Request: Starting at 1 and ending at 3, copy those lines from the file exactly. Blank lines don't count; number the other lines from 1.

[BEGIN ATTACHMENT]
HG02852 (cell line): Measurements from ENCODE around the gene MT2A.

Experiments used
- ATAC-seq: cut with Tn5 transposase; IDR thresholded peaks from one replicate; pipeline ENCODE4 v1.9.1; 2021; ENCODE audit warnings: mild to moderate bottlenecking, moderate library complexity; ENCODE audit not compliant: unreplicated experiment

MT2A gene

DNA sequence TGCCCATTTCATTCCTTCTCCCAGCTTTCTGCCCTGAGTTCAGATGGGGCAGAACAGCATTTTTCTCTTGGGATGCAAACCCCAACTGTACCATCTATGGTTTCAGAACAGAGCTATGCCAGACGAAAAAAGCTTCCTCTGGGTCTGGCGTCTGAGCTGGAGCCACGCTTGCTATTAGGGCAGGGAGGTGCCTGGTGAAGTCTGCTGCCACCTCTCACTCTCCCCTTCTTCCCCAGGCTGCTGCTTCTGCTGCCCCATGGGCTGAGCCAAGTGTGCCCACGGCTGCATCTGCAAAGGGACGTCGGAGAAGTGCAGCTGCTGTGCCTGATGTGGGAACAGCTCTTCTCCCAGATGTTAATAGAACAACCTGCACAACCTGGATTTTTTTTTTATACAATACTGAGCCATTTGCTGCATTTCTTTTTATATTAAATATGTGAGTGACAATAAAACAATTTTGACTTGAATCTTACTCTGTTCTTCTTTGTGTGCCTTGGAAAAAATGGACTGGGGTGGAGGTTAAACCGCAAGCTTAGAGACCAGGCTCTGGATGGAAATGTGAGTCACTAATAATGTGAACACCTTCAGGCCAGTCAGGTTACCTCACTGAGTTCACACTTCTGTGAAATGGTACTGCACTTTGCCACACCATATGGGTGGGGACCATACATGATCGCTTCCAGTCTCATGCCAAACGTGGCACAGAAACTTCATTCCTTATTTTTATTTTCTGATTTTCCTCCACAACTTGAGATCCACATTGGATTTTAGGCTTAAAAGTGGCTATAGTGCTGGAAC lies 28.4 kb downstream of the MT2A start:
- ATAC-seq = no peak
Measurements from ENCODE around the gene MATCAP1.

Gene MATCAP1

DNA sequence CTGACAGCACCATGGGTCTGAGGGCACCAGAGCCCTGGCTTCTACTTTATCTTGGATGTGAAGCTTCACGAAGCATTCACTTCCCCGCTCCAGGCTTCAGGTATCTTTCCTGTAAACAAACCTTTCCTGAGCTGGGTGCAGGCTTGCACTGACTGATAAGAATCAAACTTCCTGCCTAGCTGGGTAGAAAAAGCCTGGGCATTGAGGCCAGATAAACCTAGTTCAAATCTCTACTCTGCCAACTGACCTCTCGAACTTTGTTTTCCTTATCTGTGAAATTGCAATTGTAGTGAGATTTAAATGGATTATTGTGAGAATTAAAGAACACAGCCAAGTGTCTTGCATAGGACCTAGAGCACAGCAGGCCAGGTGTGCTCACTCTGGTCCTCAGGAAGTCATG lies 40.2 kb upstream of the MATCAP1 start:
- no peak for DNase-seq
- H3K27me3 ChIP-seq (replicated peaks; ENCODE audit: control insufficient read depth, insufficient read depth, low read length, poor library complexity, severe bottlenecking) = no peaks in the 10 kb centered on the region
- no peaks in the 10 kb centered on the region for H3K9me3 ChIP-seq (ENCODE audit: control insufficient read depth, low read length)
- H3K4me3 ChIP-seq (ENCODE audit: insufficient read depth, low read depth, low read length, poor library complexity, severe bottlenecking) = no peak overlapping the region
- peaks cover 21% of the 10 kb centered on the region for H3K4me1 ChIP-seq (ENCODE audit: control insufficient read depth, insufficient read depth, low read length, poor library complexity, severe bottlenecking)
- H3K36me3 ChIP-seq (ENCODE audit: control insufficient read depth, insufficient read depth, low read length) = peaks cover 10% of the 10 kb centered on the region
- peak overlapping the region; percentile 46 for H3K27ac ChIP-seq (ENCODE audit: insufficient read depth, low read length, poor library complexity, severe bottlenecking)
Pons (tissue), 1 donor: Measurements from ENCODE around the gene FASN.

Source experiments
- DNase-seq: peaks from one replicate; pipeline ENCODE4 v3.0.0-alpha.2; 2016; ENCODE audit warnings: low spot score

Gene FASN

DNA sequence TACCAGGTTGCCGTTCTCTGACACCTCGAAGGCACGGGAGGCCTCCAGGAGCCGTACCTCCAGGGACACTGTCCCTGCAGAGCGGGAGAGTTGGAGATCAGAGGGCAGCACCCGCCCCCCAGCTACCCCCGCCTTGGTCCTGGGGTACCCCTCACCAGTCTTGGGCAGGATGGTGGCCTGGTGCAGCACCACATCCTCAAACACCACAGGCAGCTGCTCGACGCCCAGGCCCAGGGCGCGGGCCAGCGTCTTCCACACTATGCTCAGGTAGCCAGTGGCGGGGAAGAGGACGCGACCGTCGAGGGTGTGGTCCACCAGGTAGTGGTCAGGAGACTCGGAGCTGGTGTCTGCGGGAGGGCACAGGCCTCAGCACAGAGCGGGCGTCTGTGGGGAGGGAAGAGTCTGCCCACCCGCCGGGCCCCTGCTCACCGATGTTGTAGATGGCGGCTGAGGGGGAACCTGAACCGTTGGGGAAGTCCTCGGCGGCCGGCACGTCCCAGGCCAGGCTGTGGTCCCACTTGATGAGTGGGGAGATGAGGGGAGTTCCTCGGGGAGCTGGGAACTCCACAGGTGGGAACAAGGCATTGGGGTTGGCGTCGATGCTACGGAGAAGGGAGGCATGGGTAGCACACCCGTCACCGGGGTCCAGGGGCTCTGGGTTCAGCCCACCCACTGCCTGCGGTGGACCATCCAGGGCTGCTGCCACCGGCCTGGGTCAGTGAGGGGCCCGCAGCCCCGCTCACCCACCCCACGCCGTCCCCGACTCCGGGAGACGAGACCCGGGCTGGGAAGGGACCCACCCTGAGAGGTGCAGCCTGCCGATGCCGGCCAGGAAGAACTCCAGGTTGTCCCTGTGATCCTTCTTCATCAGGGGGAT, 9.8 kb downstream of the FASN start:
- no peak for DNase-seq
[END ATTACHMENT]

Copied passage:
HG02852 (cell line): Measurements from ENCODE around the gene MT2A.

Experiments used
- ATAC-seq: cut with Tn5 transposase; IDR thresholded peaks from one replicate; pipeline ENCODE4 v1.9.1; 2021; ENCODE audit warnings: mild to moderate bottlenecking, moderate library complexity; ENCODE audit not compliant: unreplicated experiment